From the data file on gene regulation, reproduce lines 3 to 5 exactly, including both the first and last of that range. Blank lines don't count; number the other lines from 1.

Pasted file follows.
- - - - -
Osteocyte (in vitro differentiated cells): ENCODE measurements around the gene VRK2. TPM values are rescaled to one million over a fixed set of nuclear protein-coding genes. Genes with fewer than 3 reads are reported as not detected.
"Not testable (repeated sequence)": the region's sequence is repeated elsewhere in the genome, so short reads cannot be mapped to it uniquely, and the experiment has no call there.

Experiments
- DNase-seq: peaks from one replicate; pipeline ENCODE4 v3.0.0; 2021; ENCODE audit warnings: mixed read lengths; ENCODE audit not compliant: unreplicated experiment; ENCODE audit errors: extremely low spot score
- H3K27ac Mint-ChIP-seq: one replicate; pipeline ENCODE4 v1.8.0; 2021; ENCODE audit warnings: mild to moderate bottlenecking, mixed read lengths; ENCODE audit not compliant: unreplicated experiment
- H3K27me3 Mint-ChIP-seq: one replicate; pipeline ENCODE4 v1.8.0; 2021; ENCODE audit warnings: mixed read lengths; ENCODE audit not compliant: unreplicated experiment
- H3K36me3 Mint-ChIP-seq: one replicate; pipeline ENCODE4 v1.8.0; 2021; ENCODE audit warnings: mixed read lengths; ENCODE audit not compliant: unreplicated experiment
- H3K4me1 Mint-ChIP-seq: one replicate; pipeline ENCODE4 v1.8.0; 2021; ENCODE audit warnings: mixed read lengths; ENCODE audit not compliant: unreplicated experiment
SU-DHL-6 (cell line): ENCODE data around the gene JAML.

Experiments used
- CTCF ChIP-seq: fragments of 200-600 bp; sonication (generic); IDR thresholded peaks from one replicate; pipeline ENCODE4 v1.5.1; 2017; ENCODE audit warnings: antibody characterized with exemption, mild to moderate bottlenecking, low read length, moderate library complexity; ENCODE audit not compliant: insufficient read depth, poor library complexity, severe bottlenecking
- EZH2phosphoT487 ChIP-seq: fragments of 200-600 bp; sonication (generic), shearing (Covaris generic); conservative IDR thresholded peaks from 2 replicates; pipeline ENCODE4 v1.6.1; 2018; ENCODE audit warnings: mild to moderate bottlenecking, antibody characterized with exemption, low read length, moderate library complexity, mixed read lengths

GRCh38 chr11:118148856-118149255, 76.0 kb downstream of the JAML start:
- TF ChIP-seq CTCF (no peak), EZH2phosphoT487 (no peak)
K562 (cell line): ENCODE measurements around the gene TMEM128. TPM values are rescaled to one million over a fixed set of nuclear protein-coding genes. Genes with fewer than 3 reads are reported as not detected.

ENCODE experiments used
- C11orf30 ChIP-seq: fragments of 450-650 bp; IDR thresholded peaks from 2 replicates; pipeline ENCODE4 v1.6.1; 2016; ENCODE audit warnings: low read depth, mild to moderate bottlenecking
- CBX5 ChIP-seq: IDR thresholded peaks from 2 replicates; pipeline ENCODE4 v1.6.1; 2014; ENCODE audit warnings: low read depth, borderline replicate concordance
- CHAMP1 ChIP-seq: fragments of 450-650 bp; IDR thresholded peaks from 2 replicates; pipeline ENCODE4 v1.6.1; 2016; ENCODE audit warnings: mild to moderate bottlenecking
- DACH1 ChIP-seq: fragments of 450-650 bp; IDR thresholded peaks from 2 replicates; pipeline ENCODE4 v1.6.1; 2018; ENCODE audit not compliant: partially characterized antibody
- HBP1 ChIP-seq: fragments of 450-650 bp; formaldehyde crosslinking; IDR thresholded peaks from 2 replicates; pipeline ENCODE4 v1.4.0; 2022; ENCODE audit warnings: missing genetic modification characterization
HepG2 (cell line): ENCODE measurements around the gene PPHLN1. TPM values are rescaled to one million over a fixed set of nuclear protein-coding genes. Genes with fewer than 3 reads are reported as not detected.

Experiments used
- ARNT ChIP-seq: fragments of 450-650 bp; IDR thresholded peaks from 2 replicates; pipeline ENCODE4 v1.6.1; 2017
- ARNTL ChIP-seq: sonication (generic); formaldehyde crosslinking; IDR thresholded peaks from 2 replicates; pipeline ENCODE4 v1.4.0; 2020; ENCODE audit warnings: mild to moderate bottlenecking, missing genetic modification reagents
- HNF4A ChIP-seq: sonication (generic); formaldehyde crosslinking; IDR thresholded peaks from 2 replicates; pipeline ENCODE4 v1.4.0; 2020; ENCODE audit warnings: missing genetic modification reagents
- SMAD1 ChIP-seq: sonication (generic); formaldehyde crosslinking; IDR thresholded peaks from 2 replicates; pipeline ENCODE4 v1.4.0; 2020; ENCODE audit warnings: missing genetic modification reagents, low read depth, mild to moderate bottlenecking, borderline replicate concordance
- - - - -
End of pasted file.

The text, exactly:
Experiments
- DNase-seq: peaks from one replicate; pipeline ENCODE4 v3.0.0; 2021; ENCODE audit warnings: mixed read lengths; ENCODE audit not compliant: unreplicated experiment; ENCODE audit errors: extremely low spot score
- H3K27ac Mint-ChIP-seq: one replicate; pipeline ENCODE4 v1.8.0; 2021; ENCODE audit warnings: mild to moderate bottlenecking, mixed read lengths; ENCODE audit not compliant: unreplicated experiment